Fonds F0062 - William Grierson fonds
- 1960-1996 (Creation)
Level of description
Extent and medium
25 digital photoprints : colour
Name of creator
William (Bill) Grierson was born 24 July 1923 in St. Catharines, Ontario. He grew up in Toronto and attended the North Toronto Collegiate Institute from 1936-1941. Grierson served in the Royal Canadian Corps of Signals during World War II, running communications lines throughout southern Ontario. He contracted pneumonia which prevented him from serving overseas.
In 1945, Grierson enrolled in the Ontario College of Art, later transferring to the University of Toronto School of Architecture. He spent his summers working at the Vancouver firm of Gardiner Thornton and Partners. Grierson graduated in 1950 and began work at John B. Parkin Associations in Toronto (later Parkin Architects Limited). In 1958, Grierson and Howard Walker formed their own firm of Grierson & Walker Architects.
In 1962 Grierson became a partner in The Architect's Partnership, which became Banz, Brook, Carruthers, Grierson & Shaw Architects (1962-1964); then Banz Brook Carruthers Grierson Shaw Architects (1964-1969); and later Brook Carruthers Grierson Shaw Architects (1969-1974). Grierson also started teaching at the University of Toronto School of Architecture during 1970 and continued until 1983.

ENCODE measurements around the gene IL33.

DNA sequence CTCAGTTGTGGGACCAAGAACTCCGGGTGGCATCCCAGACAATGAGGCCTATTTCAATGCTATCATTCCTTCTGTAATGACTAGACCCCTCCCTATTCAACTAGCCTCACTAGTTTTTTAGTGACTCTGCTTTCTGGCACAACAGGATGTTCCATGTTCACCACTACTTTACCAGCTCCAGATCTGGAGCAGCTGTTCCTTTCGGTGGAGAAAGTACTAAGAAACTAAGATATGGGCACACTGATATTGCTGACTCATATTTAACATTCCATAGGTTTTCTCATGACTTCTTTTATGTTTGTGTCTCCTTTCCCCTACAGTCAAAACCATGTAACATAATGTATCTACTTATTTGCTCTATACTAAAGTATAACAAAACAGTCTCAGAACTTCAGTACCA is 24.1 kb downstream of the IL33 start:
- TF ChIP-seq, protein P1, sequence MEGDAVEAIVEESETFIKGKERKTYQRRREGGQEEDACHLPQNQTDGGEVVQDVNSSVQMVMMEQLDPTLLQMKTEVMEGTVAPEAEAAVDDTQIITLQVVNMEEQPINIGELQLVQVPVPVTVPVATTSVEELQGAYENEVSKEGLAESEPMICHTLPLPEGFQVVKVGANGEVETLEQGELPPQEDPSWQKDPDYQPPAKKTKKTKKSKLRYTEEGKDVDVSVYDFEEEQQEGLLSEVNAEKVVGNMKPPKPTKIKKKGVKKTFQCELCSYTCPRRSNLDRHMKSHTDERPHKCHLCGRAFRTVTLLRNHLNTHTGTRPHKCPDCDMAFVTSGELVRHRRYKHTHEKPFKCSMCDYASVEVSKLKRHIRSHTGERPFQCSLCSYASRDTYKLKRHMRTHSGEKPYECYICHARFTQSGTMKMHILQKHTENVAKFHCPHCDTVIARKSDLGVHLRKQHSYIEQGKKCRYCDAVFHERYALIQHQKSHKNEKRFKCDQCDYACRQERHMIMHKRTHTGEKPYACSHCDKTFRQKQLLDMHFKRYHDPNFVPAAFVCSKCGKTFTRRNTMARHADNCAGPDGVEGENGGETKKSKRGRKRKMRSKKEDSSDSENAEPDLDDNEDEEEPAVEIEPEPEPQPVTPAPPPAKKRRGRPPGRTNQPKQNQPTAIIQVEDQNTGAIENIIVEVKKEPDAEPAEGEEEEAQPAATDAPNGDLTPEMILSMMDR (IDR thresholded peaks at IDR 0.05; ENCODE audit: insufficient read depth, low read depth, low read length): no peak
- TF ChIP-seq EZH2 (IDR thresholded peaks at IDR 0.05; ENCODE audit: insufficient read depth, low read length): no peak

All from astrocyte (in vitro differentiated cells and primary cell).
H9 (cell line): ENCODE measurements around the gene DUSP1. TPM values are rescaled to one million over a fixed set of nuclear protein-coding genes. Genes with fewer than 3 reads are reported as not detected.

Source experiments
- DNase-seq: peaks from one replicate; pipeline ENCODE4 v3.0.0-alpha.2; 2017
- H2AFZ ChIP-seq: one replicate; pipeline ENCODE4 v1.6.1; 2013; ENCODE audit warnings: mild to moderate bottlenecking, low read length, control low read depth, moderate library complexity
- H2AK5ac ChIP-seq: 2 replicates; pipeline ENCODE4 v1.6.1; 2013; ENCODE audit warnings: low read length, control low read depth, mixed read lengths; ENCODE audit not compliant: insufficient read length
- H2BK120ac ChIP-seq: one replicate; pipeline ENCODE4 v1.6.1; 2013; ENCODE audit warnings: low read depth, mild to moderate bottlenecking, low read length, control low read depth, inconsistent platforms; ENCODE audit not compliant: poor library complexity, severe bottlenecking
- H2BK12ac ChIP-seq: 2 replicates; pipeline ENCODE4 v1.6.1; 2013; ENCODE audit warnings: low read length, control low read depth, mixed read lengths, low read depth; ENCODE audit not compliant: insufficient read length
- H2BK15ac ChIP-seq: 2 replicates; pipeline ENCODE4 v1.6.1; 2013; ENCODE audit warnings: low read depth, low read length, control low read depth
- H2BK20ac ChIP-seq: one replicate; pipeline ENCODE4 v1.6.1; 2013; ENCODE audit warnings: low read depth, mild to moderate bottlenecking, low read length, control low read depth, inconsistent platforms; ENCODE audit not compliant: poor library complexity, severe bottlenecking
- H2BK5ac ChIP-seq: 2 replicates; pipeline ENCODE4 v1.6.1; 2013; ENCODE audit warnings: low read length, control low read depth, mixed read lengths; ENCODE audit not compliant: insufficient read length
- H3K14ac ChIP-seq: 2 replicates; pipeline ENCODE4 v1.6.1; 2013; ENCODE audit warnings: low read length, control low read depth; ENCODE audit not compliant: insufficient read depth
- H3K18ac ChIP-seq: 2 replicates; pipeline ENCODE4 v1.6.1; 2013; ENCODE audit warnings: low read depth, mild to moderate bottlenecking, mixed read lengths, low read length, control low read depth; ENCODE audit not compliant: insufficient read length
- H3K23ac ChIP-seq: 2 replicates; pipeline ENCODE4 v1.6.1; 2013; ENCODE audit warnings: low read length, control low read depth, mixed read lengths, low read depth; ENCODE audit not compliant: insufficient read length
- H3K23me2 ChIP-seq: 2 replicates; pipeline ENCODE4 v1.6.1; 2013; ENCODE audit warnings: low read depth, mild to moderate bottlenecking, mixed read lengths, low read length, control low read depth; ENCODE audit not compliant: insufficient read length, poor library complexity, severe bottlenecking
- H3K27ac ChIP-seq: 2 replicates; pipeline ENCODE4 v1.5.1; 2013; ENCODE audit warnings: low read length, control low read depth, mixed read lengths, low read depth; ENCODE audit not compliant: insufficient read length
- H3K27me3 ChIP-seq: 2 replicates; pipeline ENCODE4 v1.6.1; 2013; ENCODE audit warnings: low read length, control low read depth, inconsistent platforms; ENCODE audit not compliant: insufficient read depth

In 1975 Grierson left the partnership and founded his own private practice of William G. Grierson Architect, Inc. He won several awards for his buildings including: an Illuminating Engineering Society of North America Lighting Design (1978): the Urban Design Awards Office Building Award of Excellence in 1980 for the Northwood Pulp and Timber Office in Prince George, BC; an Ontario Renews Award for achievement in the category of Non-residential to Residential Renovation in 1984 for the coach house at 78 Lowther Avenue in Toronto; and a Letter of Commendation from Heritage Toronto for alterations to 110 Inglewood Drive in Toronto (1989).
Grierson designed and renovated houses in the Toronto area, and also built several cottages in the Georgian Bay, among them Monument Channel, Little Bear Lake, Table Rock, and Jacklin Island for the Munk family. Ferguson Cottage in Haliburton, Ontario was a Massey Selection in 1970. His industrial and office designs included the Imperial Oil Service Centre, Highway 400, in Maple, Ontario that was a Massey Selection in 1967, and an Ontario Association of Architects, Tourist Industry Design Award.
Grierson died in Toronto in 2001.